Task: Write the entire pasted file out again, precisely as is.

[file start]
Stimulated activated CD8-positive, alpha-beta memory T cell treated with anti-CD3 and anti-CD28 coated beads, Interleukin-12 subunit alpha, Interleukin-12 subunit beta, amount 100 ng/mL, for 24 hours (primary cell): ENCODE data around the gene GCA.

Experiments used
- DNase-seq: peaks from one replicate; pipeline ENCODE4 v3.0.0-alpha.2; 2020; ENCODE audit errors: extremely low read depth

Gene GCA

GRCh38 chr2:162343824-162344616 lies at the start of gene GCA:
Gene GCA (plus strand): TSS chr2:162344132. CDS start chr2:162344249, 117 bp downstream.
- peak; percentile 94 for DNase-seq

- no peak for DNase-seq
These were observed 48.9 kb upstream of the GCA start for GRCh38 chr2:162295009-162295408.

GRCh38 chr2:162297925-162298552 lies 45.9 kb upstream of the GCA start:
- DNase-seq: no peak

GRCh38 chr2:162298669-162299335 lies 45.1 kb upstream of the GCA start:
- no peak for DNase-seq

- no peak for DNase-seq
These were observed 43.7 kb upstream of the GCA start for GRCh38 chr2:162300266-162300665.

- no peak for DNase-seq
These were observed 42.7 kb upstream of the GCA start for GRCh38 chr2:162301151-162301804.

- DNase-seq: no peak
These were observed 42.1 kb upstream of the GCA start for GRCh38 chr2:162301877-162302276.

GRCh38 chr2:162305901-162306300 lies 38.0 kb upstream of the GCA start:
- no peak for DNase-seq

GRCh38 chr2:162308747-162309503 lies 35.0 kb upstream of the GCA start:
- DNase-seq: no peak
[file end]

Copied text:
Stimulated activated CD8-positive, alpha-beta memory T cell treated with anti-CD3 and anti-CD28 coated beads, Interleukin-12 subunit alpha, Interleukin-12 subunit beta, amount 100 ng/mL, for 24 hours (primary cell): ENCODE data around the gene GCA.

Experiments used
- DNase-seq: peaks from one replicate; pipeline ENCODE4 v3.0.0-alpha.2; 2020; ENCODE audit errors: extremely low read depth

Gene GCA

GRCh38 chr2:162343824-162344616 lies at the start of gene GCA:
Gene GCA (plus strand): TSS chr2:162344132. CDS start chr2:162344249, 117 bp downstream.
- peak; percentile 94 for DNase-seq

- no peak for DNase-seq
These were observed 48.9 kb upstream of the GCA start for GRCh38 chr2:162295009-162295408.

GRCh38 chr2:162297925-162298552 lies 45.9 kb upstream of the GCA start:
- DNase-seq: no peak

GRCh38 chr2:162298669-162299335 lies 45.1 kb upstream of the GCA start:
- no peak for DNase-seq

- no peak for DNase-seq
These were observed 43.7 kb upstream of the GCA start for GRCh38 chr2:162300266-162300665.

- no peak for DNase-seq
These were observed 42.7 kb upstream of the GCA start for GRCh38 chr2:162301151-162301804.

- DNase-seq: no peak
These were observed 42.1 kb upstream of the GCA start for GRCh38 chr2:162301877-162302276.

GRCh38 chr2:162305901-162306300 lies 38.0 kb upstream of the GCA start:
- no peak for DNase-seq

GRCh38 chr2:162308747-162309503 lies 35.0 kb upstream of the GCA start:
- DNase-seq: no peak